Yesterday this same O'Connor, in a Reuters interview from Australia, seemed to be flat out of macho. Last week he wanted to tear the Taliban a new one but now he says we can't handle the one the Taliban already has in Kandahar province:
"We cannot eliminate the Taliban, not militarily
anyway. ...we've got to get them back to some
kind of acceptable level, so they don't threaten
Okay, which O'Connor do you believe? The nice thing is you've got such a wide choice. Who knows what this guy will say next week.
When the federal government got seduced into 'the mission' by General Rick Hillier it was a pretty bold move. Canadian troops were going to take responsibility for taming Kandahar province by kicking the Taliban's backside and establishing security for the Karzai government. Hillier assured us all that the force of 2,300 he wrangled for the job would be plenty to handle the challenge. Of course he said the Taliban 'scumbags' in Kandahar were only a matter of several dozen in numbers. That would mean Canada could secure the province and rebuild the infrastructure essential to establish proper government control. We were supposed to be something like an armed Peace Corps, fighting if necessary but not necessarily fighting.
There is a gossamer thin line between bravado and hubris. The distinction lies in an overbearing pride that blinds us to obvious perils and weaknesses. Hubris brought us to Kandahar and hubris is now exacting its price on 'the mission.'
O'Connor isn't quite yelling 'uncle' yet but he sure is griping about the burden our soldiers are carrying, the very burden he and General Hillier chose for them. As a swipe to less-engaged NATO nations, O'Connor muttered:
"All loads aren't equal, let's put it that way."
Next memo to Gord: If there was anything obvious when General Hillier dreamed up the Kandahar gig it was that the loads weren't equally shared by the NATO membership. No, we were stepping out to show the big guys that we were in the game, real players. If, in fact, we'd wanted the load shared equally, we wouldn't have asked for the Kandahar mission. NATO didn't ask us, we asked them for the shot and we got it. You and your general assured the Canadian people that our force could handle it. Of course there were going to be casualties but vanquishing the Taliban and saving Afghanistan for the Karzai government were sure things.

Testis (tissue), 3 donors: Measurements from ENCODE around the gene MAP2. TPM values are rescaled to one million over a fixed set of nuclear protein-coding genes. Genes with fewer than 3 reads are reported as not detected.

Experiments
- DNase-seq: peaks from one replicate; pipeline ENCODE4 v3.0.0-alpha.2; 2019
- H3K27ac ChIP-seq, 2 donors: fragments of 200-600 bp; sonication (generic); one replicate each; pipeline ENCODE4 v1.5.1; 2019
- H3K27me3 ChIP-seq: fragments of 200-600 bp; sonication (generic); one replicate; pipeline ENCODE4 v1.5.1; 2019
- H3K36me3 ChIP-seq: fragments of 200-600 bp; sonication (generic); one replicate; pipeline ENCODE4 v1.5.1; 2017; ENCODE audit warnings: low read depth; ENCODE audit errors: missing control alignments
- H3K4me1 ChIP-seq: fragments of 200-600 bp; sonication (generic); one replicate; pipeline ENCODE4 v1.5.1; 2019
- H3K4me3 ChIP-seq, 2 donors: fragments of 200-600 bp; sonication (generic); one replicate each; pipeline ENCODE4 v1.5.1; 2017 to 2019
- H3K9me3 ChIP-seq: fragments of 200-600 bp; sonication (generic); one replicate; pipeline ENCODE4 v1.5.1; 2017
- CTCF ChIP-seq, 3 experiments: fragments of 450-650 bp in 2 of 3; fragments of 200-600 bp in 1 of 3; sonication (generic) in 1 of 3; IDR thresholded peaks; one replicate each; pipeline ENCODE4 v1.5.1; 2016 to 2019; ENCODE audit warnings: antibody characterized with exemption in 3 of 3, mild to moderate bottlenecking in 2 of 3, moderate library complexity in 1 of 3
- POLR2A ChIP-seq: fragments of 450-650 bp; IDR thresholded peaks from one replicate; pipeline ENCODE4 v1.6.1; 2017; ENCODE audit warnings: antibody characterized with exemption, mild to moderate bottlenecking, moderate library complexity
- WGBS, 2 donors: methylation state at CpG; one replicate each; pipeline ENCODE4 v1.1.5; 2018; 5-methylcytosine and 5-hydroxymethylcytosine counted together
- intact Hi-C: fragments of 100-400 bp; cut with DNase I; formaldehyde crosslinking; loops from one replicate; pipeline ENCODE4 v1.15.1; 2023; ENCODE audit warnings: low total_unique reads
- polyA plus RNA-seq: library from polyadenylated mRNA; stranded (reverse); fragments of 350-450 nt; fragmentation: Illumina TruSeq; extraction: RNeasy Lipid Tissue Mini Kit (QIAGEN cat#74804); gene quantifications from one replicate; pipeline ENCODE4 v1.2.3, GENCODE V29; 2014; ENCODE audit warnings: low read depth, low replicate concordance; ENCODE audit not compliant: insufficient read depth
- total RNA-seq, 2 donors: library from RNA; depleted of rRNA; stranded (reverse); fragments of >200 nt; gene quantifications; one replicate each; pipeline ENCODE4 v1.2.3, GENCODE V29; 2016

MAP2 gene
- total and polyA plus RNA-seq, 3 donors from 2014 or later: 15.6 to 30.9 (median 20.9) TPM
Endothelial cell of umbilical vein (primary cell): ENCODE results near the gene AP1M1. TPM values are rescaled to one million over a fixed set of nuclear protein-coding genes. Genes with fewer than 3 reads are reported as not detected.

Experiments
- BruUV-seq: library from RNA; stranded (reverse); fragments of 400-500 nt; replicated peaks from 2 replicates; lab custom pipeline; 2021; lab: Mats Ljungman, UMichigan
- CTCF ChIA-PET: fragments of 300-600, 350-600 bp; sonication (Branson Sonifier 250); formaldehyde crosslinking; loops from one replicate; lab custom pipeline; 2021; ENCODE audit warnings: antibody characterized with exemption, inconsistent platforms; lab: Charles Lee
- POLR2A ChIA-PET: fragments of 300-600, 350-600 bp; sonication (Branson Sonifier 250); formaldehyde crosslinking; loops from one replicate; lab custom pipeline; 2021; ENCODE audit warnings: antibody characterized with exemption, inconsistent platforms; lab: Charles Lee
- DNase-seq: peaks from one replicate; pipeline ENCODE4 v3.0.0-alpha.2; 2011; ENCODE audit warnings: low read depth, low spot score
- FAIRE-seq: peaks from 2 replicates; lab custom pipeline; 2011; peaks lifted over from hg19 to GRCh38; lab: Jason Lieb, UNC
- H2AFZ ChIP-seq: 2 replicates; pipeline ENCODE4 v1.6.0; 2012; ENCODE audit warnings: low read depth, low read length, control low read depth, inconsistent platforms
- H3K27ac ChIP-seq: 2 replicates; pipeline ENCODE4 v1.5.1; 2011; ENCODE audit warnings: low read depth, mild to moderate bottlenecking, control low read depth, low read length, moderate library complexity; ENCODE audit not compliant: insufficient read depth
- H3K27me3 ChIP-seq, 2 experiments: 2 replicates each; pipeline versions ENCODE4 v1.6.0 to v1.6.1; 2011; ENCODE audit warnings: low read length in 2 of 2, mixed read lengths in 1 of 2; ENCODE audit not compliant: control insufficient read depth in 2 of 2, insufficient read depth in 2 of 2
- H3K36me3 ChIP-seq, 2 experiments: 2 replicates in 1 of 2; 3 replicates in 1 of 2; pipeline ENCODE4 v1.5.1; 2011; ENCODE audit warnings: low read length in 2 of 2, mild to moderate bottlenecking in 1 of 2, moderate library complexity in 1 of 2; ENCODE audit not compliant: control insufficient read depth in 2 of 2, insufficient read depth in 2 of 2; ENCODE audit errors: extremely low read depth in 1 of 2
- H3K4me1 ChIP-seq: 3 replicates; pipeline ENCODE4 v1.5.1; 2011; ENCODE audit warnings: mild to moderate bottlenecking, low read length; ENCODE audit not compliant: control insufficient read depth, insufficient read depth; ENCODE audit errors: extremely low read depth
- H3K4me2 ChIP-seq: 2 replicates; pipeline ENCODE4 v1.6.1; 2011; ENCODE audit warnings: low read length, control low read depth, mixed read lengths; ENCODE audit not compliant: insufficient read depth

Well there are no sure things anymore, there never were. We sent over too small a force and did nothing to reinforce its numbers as the Taliban-led insurgency grew rapidly. We adopted the very same counter-insurgency tactics that have failed every time they've been attempted. We're on 'search and destroy' missions which result in a limited war of attrition against an enemy that has shown itself willing and able to bear our 'kill rate' and knows that time is entirely on their side.
I don't want to read too much into this change of heart, mainly because I don't think Gord is that bright, but could this be the opening of a tide change by a government feeling an awful lot of heat from the Canadian public? Are we probing for an opportunity to scapegoat the NATO alliance to pave the way for pulling out of Afghanistan? Little Stevie is absolutely capable of that.
Stephen Harper's focus isn't on a bunch of soldiers stuck in Kandahar, it's on doing everything he can to win a majority in the next election. Right now he's treading water, stuck in the polls and hurting badly in Quebec. Afghanistan has become a weight tied to Harper's ankles that threatens to pull him under. Do you believe that Little Stevie believes Afghanistan is worth that price?